Submitted by scifiwriterb on Fri, 04/14/2006 - 6:32pm


by David Freeman

Structure Twists mean surprising the reader with the way some basic plot structures are used.

Let’s look at a few plot twists in the context of a hypothetical, contemporary war story.

A Revelation Changes Everything

You and your squad have been making it across hostile terrain toward the enemy’s stronghold. You’ve been getting orders from your higher-ups over a radio carried by one of you men.

And then comes the revelation: You learn that your radio is bugged. Your enemy knows where you are and everything you’ve been planning.

Innocent People Are in the Way

The enemy has put his compound in the middle of a densely populated area. If you shell it, you’ll kill many innocent people.

A Key Piece of Equipment Breaks Down

You’re making a final assault on the enemy’s fortified compound. The rocket-grenade launcher, your main and only sure way of destroying the ramparts, breaks.

A Character Changes Sides

Continuing the preceding story… You turn around, and there’s the enemy’s right-hand man. Blam!

As he dies, he confesses he had deserted the enemy and was changing sides. He tells you there’s a lightly guarded, secret back entrance to the compound. He’s about to tell you exactly where it is, but he dies.

You Fall into a Trap

You find that entrance and storm it – but your enemy’s men are inside, waiting. It was all a trap.

A Hostage is Taken

No sooner are you inside the walls of the enemy fortress when your best buddy is captured. Do you go to rescue him, or do you go after your enemy?

Forced to Carry Out Another’s Agenda

The enemy’s henchman has got you in his sniper scope, and you’re in an open area with no place to duck for cover. The way you discover you’re doomed is that he’s tapped into an ear microphone you’ve been using as part of a communications system, and he taunts you.

The henchman says he’ll kill both you and your buddy (the one taken hostage earlier, who’s still their prisoner) unless you tell your men to leave – that you’ll take it alone from here.

So, to save your and your buddy’s life, you dismiss your very confused men. You’ve been forced to carry out another’s agenda.


A Mini-Goal is a goal you need to accomplish first before proceeding to the main goal.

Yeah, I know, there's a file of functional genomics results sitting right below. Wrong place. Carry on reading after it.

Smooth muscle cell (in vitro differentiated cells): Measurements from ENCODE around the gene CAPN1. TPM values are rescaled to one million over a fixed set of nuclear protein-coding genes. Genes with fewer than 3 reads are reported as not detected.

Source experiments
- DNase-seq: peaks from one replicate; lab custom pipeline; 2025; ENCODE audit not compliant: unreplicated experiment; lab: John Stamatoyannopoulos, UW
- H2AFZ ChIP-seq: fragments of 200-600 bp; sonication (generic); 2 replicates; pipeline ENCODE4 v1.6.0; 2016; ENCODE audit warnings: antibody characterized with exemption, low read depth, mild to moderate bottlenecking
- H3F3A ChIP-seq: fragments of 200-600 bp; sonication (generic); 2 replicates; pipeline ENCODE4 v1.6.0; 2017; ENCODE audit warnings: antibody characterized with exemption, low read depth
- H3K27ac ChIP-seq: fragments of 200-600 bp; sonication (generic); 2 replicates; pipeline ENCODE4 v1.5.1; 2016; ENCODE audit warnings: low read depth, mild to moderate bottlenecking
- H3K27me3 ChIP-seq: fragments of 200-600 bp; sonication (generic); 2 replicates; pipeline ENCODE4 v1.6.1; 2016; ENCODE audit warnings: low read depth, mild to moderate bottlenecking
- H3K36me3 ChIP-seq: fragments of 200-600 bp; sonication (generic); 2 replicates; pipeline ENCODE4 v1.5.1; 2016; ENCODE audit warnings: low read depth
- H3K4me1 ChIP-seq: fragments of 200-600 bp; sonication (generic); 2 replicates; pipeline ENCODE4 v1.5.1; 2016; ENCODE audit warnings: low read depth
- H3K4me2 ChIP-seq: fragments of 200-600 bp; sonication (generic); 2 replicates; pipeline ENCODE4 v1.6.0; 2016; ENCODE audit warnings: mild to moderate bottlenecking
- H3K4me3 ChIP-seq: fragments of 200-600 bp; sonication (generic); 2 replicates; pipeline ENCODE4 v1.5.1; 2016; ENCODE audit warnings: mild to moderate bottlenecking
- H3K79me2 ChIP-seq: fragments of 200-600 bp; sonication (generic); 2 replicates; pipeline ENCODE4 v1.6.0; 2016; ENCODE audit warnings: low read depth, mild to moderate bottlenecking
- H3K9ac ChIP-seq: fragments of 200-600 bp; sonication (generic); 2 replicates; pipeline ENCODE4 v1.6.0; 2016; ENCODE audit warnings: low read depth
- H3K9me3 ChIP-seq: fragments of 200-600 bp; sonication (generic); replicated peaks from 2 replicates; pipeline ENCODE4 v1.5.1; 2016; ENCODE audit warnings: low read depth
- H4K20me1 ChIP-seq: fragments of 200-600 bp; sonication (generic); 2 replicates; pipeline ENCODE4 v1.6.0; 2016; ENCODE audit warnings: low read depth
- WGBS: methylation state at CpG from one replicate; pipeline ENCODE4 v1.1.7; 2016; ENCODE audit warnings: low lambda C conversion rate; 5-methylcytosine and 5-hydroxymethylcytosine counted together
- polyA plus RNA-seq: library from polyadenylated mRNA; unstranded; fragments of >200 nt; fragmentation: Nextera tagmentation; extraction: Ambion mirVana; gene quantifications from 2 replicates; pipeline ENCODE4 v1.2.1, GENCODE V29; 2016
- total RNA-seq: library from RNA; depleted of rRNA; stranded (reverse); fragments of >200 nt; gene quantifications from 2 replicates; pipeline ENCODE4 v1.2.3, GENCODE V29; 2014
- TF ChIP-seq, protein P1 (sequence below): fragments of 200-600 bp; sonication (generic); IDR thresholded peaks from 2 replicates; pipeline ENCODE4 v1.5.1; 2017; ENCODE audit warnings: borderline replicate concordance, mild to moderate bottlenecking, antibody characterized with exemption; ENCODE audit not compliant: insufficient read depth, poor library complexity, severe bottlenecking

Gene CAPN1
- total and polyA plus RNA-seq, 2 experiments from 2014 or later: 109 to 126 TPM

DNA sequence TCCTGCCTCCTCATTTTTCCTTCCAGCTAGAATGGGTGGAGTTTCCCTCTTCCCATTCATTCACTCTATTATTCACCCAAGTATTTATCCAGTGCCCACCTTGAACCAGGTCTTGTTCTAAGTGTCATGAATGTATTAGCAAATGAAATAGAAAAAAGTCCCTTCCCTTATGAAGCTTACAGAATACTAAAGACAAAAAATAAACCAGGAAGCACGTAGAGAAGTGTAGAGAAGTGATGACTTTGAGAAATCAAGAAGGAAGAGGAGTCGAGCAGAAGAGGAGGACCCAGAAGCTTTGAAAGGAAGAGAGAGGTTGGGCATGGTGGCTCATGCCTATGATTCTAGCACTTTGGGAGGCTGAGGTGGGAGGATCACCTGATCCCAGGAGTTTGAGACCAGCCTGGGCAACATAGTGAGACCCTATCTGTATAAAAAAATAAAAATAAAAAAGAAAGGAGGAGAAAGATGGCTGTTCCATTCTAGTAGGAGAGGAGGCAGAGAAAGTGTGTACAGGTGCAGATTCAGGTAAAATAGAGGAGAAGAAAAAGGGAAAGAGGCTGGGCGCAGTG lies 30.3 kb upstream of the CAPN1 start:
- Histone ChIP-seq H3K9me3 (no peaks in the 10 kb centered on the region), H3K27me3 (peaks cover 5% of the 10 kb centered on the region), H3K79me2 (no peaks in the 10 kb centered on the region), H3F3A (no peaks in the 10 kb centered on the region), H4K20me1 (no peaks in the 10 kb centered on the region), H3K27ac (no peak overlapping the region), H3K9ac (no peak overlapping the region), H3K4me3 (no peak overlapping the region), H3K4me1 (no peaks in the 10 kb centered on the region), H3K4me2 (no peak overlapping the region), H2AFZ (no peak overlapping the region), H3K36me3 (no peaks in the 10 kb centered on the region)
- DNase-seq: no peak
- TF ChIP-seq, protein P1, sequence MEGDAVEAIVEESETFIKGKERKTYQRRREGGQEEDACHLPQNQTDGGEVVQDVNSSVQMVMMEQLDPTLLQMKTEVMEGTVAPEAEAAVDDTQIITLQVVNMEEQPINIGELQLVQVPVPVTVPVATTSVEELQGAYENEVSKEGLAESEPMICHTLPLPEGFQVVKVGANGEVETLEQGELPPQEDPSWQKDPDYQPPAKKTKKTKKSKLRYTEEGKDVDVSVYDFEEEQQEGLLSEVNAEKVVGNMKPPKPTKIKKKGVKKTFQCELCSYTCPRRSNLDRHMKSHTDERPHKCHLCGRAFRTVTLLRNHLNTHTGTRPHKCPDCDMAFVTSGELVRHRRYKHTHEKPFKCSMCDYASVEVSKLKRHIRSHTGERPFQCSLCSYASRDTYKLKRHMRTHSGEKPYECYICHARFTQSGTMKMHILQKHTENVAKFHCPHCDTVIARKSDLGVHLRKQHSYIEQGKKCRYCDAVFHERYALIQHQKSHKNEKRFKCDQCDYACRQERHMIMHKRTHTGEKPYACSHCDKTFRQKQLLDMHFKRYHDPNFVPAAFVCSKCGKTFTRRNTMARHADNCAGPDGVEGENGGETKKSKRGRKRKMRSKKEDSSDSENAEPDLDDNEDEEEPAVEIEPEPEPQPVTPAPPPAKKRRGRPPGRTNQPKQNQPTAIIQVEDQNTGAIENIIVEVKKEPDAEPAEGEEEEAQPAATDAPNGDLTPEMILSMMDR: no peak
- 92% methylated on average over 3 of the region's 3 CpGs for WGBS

Let’s say that there’s an enemy soldier up in a guard tower, picking off your men. Before you charge the enemy’s HQ, you’ve got to take out that soldier one way or another. This becomes a mini-goal.

Out of the Frying Pan, into the Fire

The solution to one problem gets you into an even worse problem. For example:

* The enemy has a futuristic catapult that it was using to bombard you when you were outside the walls. You break inside, but can’t get to the center of the compound because it’s too heavily guarded. You get an idea: Have your men catapult you. You’ll use your parachute as a break to slow down your descent. It seems like a great solution – but when you do this –

* You land in the wrong place – right in the middle of a munitions storage area. Enemy troops are swarming you. The solution is to use your flame thrower to start a cascade of explosions –

* You start the explosions, which destroy the troops, but they ignite a fire that rapidly spreads your way. You run out of the munitions area – into some worse problem.[/list]

And so on.


Man Cannot Live by Twists Alone

Some apprentice writers think that plot twists are themselves enough to make a story interesting.

But a story that has no emotional content is rarely interesting, no matter how many twists are involved. Indiana Jones and the Temple of Doom was filled with action and twists, but at times seemed strangely empty and slow, even when the pacing was at its peak. The lack of emotional content meant that, even amidst the heavy action and jeopardy, it was sometimes hard to care about the twists or the danger.